United States District Court, S.D. Georgia, Waycross Division
ORDER AND MAGISTRATE JUDGE'S REPORT AND
STAN BAKER UNITED STATES MAGISTRATE JUDGE
contests the decision of Administrative Law Judge John H.
Maclean, (“the ALJ” or “ALJ Maclean”)
denying her claim for a period of disability, disability
insurance benefits, and supplemental security income
benefits. Plaintiff urges the Court to remand this case for a
proper determination of the evidence. Defendant asserts the
Commissioner's decision should be affirmed. For the
reasons which follow, I RECOMMEND the Court AFFIRM the
Commissioner's decision. I also RECOMMEND that the Court
DIRECT the Clerk of Court to CLOSE this case.
filed an application for a period of disability, disability
insurance benefits, and supplemental security income benefits
on November 16, 2012, alleging that she became disabled on
July 1, 2012, due to chronic migraine headaches, as well as
back, neck, and feet impairments. (Doc. 9-5, p. 2; Doc. 9-6,
p. 6.) After her claim was denied initially and upon
reconsideration, Plaintiff filed a timely request for a
hearing. On November 6, 2014, ALJ Maclean conducted a video
hearing at which Plaintiff, who was represented by Andrew S.
Youngman, a non-attorney representative, appeared and
testified in Waycross, Georgia, while the ALJ presided in
Savannah, Georgia. (Doc. 9-2, p. 19.) Kenneth L. Bennett, a
vocational expert, also appeared at the hearing.
(Id.) ALJ Maclean found that Plaintiff was not
disabled within the meaning of the Social Security Act.
(Id. at p. 28.) The Appeals Council denied
Plaintiff's request for review of the ALJ's decision,
and the decision of the ALJ became the final decision of the
Commissioner for judicial review. (Id. at p. 2.)
born on August 20, 1979, was thirty-five (35) years old when
ALJ Maclean issued his final decision. She has a high school
education. (Doc. 9-6, p. 7.) Plaintiff's past relevant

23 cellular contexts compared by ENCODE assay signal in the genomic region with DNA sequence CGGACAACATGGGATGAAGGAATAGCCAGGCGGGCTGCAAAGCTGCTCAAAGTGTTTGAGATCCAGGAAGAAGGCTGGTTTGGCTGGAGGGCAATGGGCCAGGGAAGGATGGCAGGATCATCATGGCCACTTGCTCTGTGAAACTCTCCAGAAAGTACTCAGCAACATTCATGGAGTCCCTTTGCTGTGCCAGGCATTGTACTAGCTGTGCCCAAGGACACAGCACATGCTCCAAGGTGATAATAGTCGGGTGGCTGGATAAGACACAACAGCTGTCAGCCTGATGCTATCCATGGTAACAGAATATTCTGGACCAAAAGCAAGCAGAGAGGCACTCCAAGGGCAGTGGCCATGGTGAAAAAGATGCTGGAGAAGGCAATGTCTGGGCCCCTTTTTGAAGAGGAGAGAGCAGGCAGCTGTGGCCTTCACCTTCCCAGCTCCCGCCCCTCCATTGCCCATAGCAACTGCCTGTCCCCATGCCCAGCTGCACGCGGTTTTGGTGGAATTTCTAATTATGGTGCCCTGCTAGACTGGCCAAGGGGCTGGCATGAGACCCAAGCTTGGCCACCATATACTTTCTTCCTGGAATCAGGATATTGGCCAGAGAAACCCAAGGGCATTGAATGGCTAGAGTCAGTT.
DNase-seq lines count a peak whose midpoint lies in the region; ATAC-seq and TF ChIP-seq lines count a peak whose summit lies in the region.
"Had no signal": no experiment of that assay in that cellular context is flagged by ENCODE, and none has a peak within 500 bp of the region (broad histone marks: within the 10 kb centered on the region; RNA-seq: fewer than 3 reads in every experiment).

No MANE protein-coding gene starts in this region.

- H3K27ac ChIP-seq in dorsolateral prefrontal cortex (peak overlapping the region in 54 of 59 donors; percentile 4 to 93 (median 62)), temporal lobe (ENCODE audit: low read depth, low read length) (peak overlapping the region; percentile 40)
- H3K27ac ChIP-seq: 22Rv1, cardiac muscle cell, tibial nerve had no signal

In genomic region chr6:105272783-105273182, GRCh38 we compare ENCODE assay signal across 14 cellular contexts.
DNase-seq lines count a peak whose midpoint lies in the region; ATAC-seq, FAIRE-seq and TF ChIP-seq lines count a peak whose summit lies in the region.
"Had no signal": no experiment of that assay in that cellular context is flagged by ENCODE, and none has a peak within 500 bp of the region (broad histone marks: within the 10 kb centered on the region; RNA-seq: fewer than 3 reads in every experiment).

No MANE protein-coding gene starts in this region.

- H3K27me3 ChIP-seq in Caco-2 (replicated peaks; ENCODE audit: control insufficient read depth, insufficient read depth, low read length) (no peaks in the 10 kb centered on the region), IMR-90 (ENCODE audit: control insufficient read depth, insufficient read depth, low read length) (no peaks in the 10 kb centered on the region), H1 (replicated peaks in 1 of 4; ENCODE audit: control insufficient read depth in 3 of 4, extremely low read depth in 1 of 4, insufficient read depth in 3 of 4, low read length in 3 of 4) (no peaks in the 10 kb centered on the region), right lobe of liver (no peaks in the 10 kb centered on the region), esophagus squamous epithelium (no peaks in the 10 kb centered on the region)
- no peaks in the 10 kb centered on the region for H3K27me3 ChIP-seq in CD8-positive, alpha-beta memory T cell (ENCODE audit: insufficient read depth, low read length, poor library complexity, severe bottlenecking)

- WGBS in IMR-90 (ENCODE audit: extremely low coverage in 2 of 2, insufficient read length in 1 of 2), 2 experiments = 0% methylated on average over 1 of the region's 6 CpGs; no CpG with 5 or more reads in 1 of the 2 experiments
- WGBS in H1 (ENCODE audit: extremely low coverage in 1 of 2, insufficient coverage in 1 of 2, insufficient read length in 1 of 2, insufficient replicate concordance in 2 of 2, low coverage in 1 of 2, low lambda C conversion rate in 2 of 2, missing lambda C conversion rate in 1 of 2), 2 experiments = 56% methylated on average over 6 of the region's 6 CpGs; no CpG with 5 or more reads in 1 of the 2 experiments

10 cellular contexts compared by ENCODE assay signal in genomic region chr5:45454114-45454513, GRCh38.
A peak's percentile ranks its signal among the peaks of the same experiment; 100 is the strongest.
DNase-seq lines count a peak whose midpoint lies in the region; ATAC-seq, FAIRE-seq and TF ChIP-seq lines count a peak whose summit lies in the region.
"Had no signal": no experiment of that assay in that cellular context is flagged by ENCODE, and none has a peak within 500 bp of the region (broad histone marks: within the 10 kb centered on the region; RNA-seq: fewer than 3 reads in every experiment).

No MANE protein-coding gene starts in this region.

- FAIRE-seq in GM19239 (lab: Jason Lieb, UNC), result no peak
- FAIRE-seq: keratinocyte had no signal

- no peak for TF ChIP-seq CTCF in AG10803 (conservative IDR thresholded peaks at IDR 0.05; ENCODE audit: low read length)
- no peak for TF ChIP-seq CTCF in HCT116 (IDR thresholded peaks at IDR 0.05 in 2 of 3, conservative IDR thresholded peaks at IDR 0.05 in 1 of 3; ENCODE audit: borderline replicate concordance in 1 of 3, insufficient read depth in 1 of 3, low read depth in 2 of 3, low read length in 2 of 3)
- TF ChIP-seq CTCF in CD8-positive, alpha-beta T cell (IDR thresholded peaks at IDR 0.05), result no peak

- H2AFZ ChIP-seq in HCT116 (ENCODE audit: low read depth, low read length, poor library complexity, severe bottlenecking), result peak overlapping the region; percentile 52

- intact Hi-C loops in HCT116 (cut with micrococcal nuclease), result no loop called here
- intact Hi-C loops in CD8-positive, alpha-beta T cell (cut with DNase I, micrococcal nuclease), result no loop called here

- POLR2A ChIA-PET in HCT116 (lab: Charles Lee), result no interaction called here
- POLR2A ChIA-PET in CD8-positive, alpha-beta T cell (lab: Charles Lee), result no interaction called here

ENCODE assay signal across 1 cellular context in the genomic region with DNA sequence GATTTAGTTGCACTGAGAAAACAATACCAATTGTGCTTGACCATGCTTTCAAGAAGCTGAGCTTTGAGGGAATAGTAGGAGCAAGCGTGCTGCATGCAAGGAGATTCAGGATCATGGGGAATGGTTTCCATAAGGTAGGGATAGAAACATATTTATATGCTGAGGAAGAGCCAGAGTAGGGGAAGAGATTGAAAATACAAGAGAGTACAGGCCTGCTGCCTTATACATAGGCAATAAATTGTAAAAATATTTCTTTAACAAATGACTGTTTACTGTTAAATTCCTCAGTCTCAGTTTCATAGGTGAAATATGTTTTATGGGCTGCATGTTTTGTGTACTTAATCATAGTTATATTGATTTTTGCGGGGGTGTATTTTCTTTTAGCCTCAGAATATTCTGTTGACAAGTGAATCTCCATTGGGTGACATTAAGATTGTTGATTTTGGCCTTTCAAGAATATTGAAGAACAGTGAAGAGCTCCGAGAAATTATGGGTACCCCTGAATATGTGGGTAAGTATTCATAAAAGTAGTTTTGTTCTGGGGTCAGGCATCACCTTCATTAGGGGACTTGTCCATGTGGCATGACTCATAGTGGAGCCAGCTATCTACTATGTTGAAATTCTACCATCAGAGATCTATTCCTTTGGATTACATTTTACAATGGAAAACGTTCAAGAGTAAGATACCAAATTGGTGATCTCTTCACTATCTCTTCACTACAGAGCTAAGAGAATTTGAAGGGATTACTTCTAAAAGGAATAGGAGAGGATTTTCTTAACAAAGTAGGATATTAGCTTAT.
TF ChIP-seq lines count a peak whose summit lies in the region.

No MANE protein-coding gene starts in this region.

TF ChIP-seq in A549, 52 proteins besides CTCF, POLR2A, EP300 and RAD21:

work experience includes employment as a cashier/checker,
nurse assistant, and dispatcher. (Id.)
The ALJ's Findings
to the Act, the Commissioner has established a five-step
process to determine whether a person is disabled. 20 C.F.R.
§§ 404.1520 & 416.920; Bowen v.
Yuckert, 482 U.S. 137, 140 (1987). The first step
determines if the claimant is engaged in “substantial
gainful activity.” Yuckert, 482 U.S. at 140.
If the claimant is engaged in substantial gainful activity,
then benefits are immediately denied. Id. If the
claimant is not engaged in such activity, then the second
inquiry is whether the claimant has a medically severe
impairment or combination of impairments as defined by the
“severity regulation.” 20 C.F.R. §§
404.1520(c) & 416.920(c); Yuckert, 482 U.S. at
140-41. If the claimant's impairment or combination of
impairments is severe, then the evaluation proceeds to step
three. The third step requires a determination of whether the
claimant's impairment meets or equals one of the
impairments listed in the Code of Federal Regulations
(“the Regulations”) and acknowledged by the
Commissioner as sufficiently severe to preclude substantial
gainful activity. 20 C.F.R. §§ 404.1520(d) &
416.920(d); 20 C.F.R. Pt. 404, Subpt. P. App. 1; Phillips
v. Barnhart, 357 F.3d 1232, 1238 (11th Cir. 2004). If
the impairment meets or equals one of the listed impairments,
the plaintiff is presumed disabled. Yuckert, 482
U.S. at 141.
impairment does not meet or equal one of the listed
impairments, the sequential evaluation proceeds to the fourth
step to determine if the impairment precludes the claimant
from performing past relevant work, i.e., whether the
claimant has the residual functional capacity